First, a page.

Pop Clark is about to lose his baseball team, unless they can win the pennant so he can pay off debts. He hires ace player Larry Kelly to ensure the victory. As well as rival teams, ... See full summary »
Pop Clark is about to lose his baseball team, unless they can win the pennant so he can pay off debts. He hires ace player Larry Kelly to ensure the victory. As well as rival teams, mobsters are trying to prevent the wins, and as the pennant race nears the end, Pop's star players begin to be killed, on and off the field. Can Larry romance Pop's daughter, win enough games, and still have time to stop a murderer before he strikes more than three times? Written by
Ron Kerrigan <email@example.com>
Rarely seen on broadcast TV since its' initial run in 1957, when pre-code MGM films were first released to television. See more »
When the game resumes, after the bad guy is caught, the camera pans across the scoreboard to show that the game is tied, 2-2. The radio announcer then states, "Cincinnati hasn't scored since Kelly threw that ball into the dugout and let the tying run come in." Cincinnati was the visiting team and the last run it scored, in the top of the second inning, would have made the score 2-1 (Cincinnati leading). It would not have been a tying run. See more »
"Take Me Out to the Ball Game"
Music by Albert von Tilzer
Lyrics by Jack Norworth
Played during the opening and closing credits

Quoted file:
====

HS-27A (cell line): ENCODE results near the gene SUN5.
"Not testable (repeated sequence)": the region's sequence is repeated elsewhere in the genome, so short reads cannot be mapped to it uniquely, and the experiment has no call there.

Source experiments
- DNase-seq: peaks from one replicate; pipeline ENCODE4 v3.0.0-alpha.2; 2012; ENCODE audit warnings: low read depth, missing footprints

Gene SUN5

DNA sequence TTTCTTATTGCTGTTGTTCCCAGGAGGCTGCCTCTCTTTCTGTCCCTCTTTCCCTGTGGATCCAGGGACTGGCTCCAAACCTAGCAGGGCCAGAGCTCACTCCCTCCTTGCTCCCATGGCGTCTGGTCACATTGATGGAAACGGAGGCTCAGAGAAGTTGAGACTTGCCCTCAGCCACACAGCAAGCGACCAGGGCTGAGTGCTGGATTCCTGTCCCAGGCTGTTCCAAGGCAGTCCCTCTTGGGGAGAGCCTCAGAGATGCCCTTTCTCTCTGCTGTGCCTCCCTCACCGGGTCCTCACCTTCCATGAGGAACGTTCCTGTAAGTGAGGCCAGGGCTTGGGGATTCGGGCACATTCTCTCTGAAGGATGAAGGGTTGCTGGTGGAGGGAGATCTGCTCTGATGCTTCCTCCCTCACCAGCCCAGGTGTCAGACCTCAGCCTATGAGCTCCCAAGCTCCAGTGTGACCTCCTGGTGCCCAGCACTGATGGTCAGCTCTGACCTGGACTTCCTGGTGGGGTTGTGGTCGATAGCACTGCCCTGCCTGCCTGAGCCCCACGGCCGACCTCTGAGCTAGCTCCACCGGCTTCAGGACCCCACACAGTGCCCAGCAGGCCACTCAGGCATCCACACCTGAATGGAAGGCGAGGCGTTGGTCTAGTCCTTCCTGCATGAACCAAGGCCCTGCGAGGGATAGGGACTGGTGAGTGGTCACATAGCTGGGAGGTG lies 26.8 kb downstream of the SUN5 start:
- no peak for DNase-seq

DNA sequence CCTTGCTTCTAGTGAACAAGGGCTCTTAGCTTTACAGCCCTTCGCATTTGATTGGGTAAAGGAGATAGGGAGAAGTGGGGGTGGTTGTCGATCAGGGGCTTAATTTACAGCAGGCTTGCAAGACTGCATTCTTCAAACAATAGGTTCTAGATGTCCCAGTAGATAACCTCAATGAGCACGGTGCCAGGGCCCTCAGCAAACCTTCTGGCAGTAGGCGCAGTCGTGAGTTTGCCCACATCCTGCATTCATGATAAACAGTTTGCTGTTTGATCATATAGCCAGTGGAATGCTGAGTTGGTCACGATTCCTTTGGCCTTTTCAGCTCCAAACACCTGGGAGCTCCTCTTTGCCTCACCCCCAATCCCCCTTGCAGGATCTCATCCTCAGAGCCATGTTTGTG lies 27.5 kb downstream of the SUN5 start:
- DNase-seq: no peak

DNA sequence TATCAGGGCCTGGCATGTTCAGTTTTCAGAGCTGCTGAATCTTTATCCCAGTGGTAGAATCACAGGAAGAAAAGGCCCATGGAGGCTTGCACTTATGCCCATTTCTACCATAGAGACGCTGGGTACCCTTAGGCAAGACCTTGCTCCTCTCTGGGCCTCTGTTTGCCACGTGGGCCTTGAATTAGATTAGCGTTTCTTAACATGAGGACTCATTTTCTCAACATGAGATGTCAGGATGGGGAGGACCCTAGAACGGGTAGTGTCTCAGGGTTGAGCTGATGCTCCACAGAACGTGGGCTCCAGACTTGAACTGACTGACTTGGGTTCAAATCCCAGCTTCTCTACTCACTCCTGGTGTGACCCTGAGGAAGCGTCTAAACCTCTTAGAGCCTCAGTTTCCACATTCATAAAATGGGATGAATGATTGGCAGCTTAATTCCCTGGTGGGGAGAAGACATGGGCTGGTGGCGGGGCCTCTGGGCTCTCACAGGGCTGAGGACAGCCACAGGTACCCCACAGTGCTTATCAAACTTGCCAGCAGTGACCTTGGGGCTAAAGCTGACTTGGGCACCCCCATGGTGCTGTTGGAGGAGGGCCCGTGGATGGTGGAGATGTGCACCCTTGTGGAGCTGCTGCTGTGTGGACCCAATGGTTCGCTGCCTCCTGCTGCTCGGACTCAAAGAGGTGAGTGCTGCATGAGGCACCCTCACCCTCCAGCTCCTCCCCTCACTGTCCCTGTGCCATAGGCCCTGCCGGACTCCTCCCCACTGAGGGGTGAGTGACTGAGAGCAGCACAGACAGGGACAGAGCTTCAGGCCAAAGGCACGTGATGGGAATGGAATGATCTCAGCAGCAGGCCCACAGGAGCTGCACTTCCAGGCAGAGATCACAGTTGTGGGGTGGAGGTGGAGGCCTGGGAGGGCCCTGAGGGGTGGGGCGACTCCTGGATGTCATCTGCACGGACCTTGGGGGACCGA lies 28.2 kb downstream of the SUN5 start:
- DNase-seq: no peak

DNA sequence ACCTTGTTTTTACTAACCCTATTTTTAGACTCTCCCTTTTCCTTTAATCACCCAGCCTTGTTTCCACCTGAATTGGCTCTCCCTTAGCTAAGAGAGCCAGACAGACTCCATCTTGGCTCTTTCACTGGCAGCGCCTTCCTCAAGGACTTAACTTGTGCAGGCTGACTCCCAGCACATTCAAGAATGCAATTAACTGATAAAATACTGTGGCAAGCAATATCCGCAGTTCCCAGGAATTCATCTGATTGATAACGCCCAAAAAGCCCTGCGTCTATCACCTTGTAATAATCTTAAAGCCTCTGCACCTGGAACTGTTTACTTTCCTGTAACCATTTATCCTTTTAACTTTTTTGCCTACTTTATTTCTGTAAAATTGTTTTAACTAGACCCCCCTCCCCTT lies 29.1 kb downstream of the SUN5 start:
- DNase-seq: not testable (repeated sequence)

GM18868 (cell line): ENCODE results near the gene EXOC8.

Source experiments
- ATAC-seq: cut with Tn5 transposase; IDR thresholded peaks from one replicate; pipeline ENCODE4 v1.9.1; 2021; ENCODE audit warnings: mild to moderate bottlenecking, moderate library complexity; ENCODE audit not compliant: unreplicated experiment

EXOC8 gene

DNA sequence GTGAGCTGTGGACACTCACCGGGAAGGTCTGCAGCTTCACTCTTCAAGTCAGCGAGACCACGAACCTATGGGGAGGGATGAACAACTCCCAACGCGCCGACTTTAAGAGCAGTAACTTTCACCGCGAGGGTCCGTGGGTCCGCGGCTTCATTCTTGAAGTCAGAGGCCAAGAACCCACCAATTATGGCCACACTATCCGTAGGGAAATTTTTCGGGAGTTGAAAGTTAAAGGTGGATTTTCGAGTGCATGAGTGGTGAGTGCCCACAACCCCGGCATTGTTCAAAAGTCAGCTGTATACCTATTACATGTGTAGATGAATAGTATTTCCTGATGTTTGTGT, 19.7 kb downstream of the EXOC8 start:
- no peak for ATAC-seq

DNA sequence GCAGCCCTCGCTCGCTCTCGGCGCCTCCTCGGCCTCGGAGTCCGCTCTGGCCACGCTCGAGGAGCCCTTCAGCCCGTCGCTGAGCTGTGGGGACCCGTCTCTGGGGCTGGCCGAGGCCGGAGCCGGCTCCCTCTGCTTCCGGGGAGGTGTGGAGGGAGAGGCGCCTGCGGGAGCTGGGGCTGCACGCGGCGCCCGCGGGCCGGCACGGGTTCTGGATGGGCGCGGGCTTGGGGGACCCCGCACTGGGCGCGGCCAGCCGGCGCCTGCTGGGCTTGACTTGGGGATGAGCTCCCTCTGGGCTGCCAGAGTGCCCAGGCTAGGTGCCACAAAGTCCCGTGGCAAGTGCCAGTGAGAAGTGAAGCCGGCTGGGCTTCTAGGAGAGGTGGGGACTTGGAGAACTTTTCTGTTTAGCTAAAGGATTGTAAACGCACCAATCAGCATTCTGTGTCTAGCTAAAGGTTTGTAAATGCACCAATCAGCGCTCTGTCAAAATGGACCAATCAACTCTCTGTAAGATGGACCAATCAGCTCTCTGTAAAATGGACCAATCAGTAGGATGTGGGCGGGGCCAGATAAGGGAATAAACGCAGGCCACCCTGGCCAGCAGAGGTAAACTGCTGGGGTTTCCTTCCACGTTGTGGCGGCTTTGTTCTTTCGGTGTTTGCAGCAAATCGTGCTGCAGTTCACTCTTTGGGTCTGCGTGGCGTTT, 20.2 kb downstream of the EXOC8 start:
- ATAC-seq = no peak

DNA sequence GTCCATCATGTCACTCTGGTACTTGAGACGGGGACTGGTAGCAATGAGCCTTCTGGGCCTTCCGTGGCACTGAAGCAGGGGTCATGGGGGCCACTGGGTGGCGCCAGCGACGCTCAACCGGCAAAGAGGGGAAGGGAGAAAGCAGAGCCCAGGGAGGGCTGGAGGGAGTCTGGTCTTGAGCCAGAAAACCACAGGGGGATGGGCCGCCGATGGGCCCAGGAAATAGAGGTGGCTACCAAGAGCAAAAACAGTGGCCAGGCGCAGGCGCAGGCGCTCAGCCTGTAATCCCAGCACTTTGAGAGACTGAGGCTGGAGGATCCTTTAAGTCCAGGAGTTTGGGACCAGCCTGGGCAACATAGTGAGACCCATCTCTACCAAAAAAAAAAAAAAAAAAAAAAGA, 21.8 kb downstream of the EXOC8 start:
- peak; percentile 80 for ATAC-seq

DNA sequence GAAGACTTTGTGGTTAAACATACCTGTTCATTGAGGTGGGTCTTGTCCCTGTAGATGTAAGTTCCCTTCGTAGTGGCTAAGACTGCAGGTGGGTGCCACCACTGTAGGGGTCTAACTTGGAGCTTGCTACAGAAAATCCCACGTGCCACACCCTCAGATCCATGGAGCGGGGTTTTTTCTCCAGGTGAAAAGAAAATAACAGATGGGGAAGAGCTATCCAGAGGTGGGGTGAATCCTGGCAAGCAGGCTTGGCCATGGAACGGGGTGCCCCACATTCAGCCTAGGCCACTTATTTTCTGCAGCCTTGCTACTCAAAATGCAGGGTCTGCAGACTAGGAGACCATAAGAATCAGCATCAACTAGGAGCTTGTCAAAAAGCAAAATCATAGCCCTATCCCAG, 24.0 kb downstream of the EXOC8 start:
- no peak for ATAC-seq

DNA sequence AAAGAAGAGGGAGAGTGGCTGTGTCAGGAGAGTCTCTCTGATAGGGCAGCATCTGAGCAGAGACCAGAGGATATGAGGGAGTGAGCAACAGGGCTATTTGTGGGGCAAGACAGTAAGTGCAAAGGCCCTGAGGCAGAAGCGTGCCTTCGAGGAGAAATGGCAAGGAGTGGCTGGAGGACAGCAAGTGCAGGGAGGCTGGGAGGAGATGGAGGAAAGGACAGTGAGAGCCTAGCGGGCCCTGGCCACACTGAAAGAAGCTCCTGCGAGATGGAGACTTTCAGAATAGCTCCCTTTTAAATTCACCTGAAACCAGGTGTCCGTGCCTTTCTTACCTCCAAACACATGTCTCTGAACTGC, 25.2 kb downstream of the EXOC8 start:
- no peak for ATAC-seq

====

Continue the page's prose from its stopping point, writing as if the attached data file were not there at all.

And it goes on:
Played as background music often See more »
I love a good murder-mystery but I think there are probably lines that shouldn't be crossed. This film passes that line and just keeps going and going and going. The Manager/Owner of the St. Louis Cardinals pays good money to bring in star pitcher Larry Kelly (Robert Young) so that they can win a championship and save the team. Someone else doesn't want them to win and soon players are being killed one by one. It's up to Kelly and the owner's daughter (Madge Evans) to try and strike up a relationship as well as catch the madman. I think having a murder-mystery set on a baseball field is pretty far-fetched but I guess with the right screenplay something entertaining could have been done with it. Sadly, this isn't the screenplay and in the end one can't help be rather bored by the actual story but nevertheless the film manages to be entertaining simply because you haven't seen anything like it before (or since). I think the biggest problem is that the story, in its "B" picture form, just doesn't have enough to make it interesting. Can you imagine if baseball players were really getting picked out what type of stuff would be happening? Terror from the players, the opposite team, the fans coming to the game and I'm pretty sure the media would be all over a player being shot and killed while rounding third base. The story here pretty much looks at the players, the owner and a few cops so there's nothing big or believable that happens. The film offers up everyone as a red herring and I must admit that I laughed out loud when the killer was finally shown. How we learn who it is and what follows almost makes this movie an instant classic. Young and Evans both turn in decent performances and the two seem to be having a good time with all the flirting. Nat Pendleton and Ted Healy are on board and the supporting cast includes Joe Sawyer in a small role and we even have a very young Mickey Rooney playing the ball boy. Ward Bond and Walter Brennan also have small, uncredited roles. Fans of the genre will probably want to check this out if they're like me and just want to see every film of its kind. Others will probably hit the stop button well before the ending but the strangeness of this film and the weird story keeps its mildly entertaining.
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